Sign in with
Sign up | Sign in

Radeon R7 240 And 250: Our Sub-$100 Gaming Card Round-Up

Radeon R7 240 And 250: Our Sub-$100 Gaming Card Round-Up
By

Now that AMD's Radeon R7 240 and 250 are here, we want to know a little more about what the sub-$100 market looks like. Can the latest Oland-based boards serve up playable performance in the latest titles, or are there other hidden gems to discover?

Without a doubt, high-end gaming PCs can get really expensive. Even our definition of "mid-range" hovers around the $1000 mark. With a bunch of PC-derived technology at the heart of Sony's PlayStation 4 and Microsoft's Xbox One, it's no wonder the latest consoles are so appealing at $400 and $500.

There's another way to think about the market, though. Consider how many people own desktops. Sure, a lot of them have old, crappy integrated graphics engines wholly insufficient for gaming. Often times, though, the only component differentiating a weak word processing machine and a capable entertainment platform is a decent graphics card. Adding one might turn a modest little box into a system strong enough for Battlefield 4 or Assassin's Creed IV: Black Flag.

But what if you're on a strict budget? Can you achieve that goal with a hundred dollars or less?

Today we're going to compare inexpensive graphics cards to see what they're capable of in modern titles at fairly demanding settings. We're also going to scrutinize AMD's recently introduced Radeon R7 240 and 250 cards. Do they offer good value to gamers with limited funds for new hardware? 

Here are the cards we're comparing, along with their specifications:


GeForce GT 630 GDDR5GeForce GT 640 DDR3
Radeon R7 240
Radeon HD 6670Radeon HD 7730Radeon R7 250Radeon HD 7750 GDDR5
Radeon HD 7770
Shader
Cores
96
(Fermi)
384
(Kepler)
320
(GCN)
480
(VLIW5)
384
(GCN)
384
(GCN)
512
(GCN)
640
(GCN)
Texture
Units
16
3220
24
24
243240
Color
ROPs
4
168
8
8
816
16
Fab
Process
40 nm
28 nm28 nm
40 nm28 nm28 nm28 nm28 nm
Core
(Boost)
Clock
900 MHz
900 MHz730
(780) MHz
800 MHz
800 MHz
1000
(1050)
MHz
800 MHz1000 MHz
Memory
Clock
900 MHz DDR3891 MHz DDR3900 MHz DDR3900 MHz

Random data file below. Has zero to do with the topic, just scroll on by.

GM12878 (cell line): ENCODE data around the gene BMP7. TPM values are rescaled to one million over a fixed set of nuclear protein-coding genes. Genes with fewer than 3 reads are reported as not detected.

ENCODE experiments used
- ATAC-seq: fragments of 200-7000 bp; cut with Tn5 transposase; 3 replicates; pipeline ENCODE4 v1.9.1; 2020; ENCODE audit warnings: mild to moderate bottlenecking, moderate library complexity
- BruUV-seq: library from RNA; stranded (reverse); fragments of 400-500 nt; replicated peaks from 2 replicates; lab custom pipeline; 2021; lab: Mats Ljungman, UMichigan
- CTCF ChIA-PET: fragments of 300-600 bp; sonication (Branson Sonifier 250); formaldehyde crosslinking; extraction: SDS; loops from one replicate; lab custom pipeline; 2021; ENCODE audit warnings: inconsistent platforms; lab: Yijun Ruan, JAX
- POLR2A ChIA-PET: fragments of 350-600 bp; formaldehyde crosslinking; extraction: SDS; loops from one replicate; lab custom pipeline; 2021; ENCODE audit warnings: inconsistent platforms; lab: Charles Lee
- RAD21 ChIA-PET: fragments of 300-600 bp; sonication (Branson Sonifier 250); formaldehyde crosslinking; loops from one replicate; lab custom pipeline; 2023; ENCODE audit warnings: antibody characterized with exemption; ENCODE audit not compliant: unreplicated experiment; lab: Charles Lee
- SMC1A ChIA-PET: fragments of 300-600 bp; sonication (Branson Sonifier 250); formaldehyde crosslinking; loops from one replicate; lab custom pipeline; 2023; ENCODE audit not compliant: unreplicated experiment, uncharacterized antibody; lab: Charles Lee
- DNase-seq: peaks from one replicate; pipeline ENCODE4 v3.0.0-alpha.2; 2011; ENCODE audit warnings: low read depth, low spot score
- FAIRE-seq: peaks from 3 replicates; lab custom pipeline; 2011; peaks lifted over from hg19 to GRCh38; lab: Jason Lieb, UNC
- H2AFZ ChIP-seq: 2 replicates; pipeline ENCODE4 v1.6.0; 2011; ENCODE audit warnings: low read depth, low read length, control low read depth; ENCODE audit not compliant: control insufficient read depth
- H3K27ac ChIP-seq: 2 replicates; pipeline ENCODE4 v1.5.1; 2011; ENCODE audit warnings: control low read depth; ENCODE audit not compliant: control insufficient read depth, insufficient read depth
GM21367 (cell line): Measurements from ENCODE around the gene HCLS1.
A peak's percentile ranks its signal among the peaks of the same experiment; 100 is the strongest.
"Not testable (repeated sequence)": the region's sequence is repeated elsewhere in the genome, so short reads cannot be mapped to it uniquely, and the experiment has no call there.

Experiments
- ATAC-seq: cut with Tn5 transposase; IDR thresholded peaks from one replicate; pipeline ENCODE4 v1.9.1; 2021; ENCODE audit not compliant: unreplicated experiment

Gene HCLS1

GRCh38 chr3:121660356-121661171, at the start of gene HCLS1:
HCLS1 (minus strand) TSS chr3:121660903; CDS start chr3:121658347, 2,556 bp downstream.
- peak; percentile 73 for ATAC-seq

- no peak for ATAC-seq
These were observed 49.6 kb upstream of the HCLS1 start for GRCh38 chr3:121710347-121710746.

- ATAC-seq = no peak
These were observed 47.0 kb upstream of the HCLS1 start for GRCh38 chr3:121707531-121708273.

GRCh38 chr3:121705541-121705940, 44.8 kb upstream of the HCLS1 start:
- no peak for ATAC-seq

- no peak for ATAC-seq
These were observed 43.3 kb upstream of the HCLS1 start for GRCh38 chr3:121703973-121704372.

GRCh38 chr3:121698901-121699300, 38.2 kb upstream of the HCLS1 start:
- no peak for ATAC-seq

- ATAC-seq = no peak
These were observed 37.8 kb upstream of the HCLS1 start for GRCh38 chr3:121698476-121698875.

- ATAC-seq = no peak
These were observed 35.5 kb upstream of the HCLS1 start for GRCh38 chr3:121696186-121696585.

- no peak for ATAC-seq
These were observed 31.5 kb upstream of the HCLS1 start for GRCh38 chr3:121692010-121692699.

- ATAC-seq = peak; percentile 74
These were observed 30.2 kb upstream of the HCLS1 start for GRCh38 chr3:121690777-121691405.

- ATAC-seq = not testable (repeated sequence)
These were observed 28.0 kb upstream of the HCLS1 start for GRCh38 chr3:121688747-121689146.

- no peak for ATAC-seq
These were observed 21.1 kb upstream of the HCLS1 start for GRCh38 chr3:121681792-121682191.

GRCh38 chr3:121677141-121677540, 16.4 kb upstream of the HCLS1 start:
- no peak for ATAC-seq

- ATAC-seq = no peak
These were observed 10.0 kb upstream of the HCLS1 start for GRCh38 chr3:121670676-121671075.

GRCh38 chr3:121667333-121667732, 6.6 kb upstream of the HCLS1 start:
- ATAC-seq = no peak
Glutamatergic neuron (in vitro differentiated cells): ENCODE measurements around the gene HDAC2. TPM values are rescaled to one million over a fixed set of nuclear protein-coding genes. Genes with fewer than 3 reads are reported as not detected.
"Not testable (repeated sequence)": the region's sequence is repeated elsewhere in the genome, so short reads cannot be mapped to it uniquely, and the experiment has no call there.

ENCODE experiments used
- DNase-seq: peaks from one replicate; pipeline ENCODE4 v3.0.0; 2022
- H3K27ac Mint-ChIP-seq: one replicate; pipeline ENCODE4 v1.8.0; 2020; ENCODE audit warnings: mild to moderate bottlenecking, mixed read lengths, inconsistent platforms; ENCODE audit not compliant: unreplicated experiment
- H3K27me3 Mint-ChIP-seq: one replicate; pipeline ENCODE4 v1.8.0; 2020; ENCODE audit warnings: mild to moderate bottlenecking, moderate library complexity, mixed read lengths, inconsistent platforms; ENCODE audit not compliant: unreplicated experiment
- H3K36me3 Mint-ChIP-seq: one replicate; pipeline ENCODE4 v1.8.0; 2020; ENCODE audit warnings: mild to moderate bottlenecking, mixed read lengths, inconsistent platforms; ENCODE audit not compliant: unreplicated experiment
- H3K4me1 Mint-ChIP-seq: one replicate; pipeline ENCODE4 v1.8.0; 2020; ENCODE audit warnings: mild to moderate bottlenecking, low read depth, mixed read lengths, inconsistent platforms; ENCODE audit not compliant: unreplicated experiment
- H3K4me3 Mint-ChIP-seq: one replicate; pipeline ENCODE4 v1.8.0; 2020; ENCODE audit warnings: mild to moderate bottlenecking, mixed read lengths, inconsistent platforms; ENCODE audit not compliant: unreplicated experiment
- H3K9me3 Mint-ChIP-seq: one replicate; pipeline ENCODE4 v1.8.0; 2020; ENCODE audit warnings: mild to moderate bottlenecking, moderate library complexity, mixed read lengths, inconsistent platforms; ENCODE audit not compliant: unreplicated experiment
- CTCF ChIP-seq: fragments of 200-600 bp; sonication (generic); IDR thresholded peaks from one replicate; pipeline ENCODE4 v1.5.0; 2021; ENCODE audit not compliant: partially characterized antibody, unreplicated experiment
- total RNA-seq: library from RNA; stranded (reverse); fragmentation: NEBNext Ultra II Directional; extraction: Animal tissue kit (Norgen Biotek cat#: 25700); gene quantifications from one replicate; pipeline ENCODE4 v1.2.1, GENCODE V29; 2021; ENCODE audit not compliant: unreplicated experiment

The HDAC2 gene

DDR3
or
GDDR5
900 MHz
DDR3
1125 MHz GDDR5
900 MHz DDR3
1150 MHz GDDR5
1125 MHz GDDR5
1125 MHz GDDR5
Memory
Bus
128-bit
128-bit128-bit128-bit128-bit
128-bit128-bit128-bit
Memory
Bandwidth
28.8 GB/s DDR3
28.5 GB/s DDR328.8 GB/s28.8 GB/s
DDR3
64 GB/s
GDDR5
28.8 GB/s DDR3
72 GB/s GDDR5
28.8 GB/s DDR3
73.6 GB/s GDDR5
72 GB/s72 GB/s
TDP
65 W
65 W30 W
44 W
DDR3
60 W
GDDR5
47 W
60 W
55 W
80 W
Newegg
Price
Range
$65
$60
to
$120
$70
to
$90
$70-$102
DDR3
$80-$125 GDDR5
$80
to
$125
(Amazon)
$87
to
$103
$100
to
$137
$100
to
$170
Typical
Price
$65
$80
$70
$80
DDR3
$90
GDDR5
NA
$90
$100
$110

A lot of these cards are available across a fairly wide price range. For example, the GeForce GT 640 goes from $60 to twice that number on Newegg. So, I'm citing the third-cheapest price I can find as "typical". No matter how you do the math, though, this is a bit of a challenge for nailing down value. We should still have enough performance data by the end of this story to draw sound conclusions, though.

Display 98 Comments.
This thread is closed for comments
  • -5 Hide
    Hazly1979 , January 29, 2014 1:08 AM
    This card is slower than HD 7750AMD is playing [removed] now for sub par $100

    Watch the language - G
  • -7 Hide
    emad_ramlawi , January 29, 2014 1:40 AM
    No need to read the review, those parts are [removed]HD 7750 or the new Nvidia GTX 750 for the WIN

    Watch the language - G
  • -8 Hide
    blackmagnum , January 29, 2014 2:11 AM
    Just buy a bigger PSU and be done with these poor performance-for-the-dollar/watt cards.
  • 7 Hide
    tridon , January 29, 2014 2:13 AM